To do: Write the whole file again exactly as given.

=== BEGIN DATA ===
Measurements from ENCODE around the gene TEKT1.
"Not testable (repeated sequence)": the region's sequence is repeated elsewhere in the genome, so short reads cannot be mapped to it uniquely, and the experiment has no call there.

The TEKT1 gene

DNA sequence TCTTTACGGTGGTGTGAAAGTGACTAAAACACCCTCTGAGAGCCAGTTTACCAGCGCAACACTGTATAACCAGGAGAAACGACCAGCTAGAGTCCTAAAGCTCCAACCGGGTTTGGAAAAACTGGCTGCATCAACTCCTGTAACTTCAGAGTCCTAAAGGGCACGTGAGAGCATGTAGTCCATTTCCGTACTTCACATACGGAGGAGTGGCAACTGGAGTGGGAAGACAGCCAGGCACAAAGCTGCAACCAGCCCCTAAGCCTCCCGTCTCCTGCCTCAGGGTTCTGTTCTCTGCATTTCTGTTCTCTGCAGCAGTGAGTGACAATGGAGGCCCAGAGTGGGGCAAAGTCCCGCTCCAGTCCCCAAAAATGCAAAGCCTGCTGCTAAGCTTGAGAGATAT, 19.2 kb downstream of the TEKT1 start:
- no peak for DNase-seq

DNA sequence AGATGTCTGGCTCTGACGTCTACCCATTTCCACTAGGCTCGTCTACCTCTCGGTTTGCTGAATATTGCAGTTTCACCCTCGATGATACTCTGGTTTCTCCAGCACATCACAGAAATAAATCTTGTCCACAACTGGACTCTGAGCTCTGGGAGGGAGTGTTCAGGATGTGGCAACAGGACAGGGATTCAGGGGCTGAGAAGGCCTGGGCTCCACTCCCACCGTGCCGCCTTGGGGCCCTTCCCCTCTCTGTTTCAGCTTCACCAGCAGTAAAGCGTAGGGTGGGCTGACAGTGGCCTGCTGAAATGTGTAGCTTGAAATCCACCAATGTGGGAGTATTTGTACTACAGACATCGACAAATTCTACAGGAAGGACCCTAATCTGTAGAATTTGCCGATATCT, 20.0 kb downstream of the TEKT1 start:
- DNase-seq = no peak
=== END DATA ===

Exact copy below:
Measurements from ENCODE around the gene TEKT1.
"Not testable (repeated sequence)": the region's sequence is repeated elsewhere in the genome, so short reads cannot be mapped to it uniquely, and the experiment has no call there.

The TEKT1 gene

DNA sequence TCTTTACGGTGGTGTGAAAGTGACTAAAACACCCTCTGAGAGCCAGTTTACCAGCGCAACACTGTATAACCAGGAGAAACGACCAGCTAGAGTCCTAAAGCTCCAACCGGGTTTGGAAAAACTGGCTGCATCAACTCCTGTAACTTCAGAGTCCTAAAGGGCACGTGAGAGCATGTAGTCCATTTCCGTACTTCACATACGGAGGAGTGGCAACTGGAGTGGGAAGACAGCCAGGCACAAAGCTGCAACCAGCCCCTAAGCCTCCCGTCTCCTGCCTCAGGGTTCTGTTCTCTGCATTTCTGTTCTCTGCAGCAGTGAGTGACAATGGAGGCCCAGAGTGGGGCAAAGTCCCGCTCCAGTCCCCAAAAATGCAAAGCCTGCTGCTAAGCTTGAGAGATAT, 19.2 kb downstream of the TEKT1 start:
- no peak for DNase-seq

DNA sequence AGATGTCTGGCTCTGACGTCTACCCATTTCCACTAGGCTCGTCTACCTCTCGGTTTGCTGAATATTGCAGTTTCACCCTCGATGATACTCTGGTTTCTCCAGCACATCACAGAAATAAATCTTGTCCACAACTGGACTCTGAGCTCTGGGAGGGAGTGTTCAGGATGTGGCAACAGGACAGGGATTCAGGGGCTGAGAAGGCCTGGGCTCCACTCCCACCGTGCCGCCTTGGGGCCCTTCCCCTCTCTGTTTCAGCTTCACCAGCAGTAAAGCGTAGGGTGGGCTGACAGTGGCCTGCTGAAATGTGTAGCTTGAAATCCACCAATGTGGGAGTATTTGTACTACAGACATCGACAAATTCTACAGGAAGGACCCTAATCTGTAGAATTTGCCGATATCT, 20.0 kb downstream of the TEKT1 start:
- DNase-seq = no peak